Tampa suspect in foiled Brink's heist blames fear of extortionist
By Associated Press
Published July 25, 2003
ORLANDO - A Brink's manager who allegedly came within minutes of pulling off the largest armored car robbery in history said he needed the money to pay off an extortion debt, according to an FBI affidavit.
Jose Alfaya, a branch manager in Tampa, told one of his cohorts "he feared for the safety of his family," Special Agent John C. Bonner Jr. wrote in the affidavit.
The FBI says Alfaya, 31, and accomplice Victor Moscoso, 34, were arrested in New Smyrna Beach Monday evening as they were about to remove a Brink's truck's cargo of $50.3-million.
They are charged with interfering with interstate commerce. Alfaya also is wanted in Hillsborough County for allegedly embezzling $20,000 from Brink's, Bonner said.
At a hearing before U.S. Magistrate Judge David Baker on Thursday, Alfaya waived a detention hearing while Moscoso was released on $50,000 bail.
Still being sought are two other suspects, allegedly the drivers of a pair of getaway vans.
"We've got leads on who they are," FBI Special Agent Jeff Westcott said, but would not release any other details.
Alfaya told Moscoso he owed $3,000 to a Miami man, and said the last time he was in South Florida, a picture of his family accompanied by a threatening note was put on his car.
Bonner said there was no proof of Alfaya's claim. The agent also noted that on Monday morning, Alfaya bought a green Ford Taurus - a duplicate of a Brink's company car - in Tampa for $3,000 cash.
The FBI believes Alfaya's crew were about 10 minutes from success when their plans were foiled by a policeman.
The affidavit gave this account:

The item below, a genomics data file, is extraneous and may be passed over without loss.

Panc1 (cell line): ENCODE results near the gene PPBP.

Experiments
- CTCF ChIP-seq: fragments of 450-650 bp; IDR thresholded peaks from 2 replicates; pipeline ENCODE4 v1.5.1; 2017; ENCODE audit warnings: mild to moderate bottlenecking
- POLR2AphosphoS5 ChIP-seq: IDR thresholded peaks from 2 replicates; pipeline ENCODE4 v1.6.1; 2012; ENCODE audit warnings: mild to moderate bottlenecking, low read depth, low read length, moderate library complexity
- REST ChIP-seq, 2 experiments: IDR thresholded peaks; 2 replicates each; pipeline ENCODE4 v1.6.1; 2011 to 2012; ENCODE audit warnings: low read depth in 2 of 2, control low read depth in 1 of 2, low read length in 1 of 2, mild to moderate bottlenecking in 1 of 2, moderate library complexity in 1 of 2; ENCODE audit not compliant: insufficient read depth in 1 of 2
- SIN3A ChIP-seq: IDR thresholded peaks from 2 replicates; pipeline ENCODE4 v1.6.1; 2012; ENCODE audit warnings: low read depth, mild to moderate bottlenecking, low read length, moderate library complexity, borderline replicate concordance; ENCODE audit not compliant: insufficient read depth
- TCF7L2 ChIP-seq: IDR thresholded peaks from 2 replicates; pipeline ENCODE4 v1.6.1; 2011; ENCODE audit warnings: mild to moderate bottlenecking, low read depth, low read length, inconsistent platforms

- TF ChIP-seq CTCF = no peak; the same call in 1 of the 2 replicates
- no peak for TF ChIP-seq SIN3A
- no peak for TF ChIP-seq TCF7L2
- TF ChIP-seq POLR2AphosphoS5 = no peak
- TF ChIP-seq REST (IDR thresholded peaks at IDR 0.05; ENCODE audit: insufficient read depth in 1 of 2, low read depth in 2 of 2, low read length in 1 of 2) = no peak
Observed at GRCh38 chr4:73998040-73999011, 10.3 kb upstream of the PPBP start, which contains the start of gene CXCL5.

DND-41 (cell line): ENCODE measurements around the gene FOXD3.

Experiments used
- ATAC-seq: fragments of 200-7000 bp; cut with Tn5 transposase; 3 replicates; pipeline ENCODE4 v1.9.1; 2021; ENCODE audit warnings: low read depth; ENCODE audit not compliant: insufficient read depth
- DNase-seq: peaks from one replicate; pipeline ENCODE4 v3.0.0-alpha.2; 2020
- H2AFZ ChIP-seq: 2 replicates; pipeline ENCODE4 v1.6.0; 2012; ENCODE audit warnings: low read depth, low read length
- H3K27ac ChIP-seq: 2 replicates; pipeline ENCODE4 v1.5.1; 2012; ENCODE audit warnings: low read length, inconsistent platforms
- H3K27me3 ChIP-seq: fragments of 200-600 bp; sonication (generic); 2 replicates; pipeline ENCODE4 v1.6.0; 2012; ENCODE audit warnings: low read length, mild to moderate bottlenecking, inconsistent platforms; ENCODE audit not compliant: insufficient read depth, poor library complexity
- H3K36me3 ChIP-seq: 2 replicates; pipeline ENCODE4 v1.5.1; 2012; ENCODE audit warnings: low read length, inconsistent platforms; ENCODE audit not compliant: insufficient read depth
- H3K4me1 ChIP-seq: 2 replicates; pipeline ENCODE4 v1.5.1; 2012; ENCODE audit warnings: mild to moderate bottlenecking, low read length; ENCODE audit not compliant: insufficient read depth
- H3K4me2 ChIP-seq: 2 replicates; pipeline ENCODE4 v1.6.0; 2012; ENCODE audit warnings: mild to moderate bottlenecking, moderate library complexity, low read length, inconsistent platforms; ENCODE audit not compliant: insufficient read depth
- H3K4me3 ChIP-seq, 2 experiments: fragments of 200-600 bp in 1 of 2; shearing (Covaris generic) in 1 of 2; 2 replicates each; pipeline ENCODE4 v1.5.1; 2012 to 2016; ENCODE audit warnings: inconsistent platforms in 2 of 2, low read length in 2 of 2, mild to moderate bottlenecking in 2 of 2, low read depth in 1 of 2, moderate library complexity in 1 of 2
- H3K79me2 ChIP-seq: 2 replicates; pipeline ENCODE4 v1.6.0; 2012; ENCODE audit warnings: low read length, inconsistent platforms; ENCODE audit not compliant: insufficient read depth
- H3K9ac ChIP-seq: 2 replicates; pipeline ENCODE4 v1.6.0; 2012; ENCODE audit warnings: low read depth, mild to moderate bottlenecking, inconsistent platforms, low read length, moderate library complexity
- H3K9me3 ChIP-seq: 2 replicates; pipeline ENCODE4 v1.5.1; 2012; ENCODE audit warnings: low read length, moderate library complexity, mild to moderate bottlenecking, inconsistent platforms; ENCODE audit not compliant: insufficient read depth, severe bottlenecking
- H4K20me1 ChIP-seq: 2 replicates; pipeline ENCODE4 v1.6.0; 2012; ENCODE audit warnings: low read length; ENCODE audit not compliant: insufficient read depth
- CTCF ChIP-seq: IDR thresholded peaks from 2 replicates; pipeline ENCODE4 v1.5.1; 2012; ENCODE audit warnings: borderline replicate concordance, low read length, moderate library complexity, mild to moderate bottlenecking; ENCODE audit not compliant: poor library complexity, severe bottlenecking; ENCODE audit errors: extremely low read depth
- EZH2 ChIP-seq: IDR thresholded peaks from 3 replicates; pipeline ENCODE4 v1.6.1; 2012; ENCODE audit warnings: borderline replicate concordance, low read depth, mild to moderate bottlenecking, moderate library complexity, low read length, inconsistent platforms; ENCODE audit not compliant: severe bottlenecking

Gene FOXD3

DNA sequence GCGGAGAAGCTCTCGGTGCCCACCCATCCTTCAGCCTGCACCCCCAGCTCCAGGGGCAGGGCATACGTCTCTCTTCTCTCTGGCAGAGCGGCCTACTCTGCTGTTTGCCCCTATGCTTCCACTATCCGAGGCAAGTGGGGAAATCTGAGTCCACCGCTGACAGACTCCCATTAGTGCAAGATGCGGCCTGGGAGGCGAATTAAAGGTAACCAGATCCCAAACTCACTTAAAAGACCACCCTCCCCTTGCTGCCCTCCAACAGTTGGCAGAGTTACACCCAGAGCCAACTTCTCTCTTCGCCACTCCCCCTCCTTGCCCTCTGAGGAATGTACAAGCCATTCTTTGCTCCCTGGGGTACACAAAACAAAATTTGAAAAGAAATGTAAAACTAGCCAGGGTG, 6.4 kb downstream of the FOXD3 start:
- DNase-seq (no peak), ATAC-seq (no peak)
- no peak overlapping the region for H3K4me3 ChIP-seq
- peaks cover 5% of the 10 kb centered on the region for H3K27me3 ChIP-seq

The armored truck was returning to Tampa from the Federal Reserve Bank in Jacksonville, with money on board for delivery to banks throughout Central Florida. Alfaya called in sick Monday and drove to New Smyrna Beach. He was joined there by the three other men, who drove from Miami in two white vans. They began following the armored truck as it made stops in Daytona Beach.
As the truck neared the State Road 44 exit on Interstate 4, one of the vans pulled up alongside and Alfaya, in uniform, motioned to the armored truck driver to pull over. The driver complied.
Alfaya told the four guards he was doing a spot inspection. He ordered them to turn over their guns and wrote down the serial numbers. He handed one gun to Moscoso, dressed in a Brink's uniform, and put the other three in a briefcase.
A volunteer state trooper saw the truck and the two white vans on the side of the highway about 7:30 p.m. and stopped.
Alfaya showed John Manus his Brink's ID and said the truck had transmission problems, said Florida Highway Patrol spokeswoman Kim Miller. Manus left.
Alfaya, Moscoso and the four guards got into the armored truck and headed east on State Road 44. Moscoso missed the turn where the men planned to unload the money. After he made a U-turn, one of the guards set off the alarm. Moscoso pulled off on a dirt road, where New Smyrna Beach police Sgt. John Kosorok came across the truck about 8:45 p.m.
At gunpoint, he ordered the men to surrender and they did.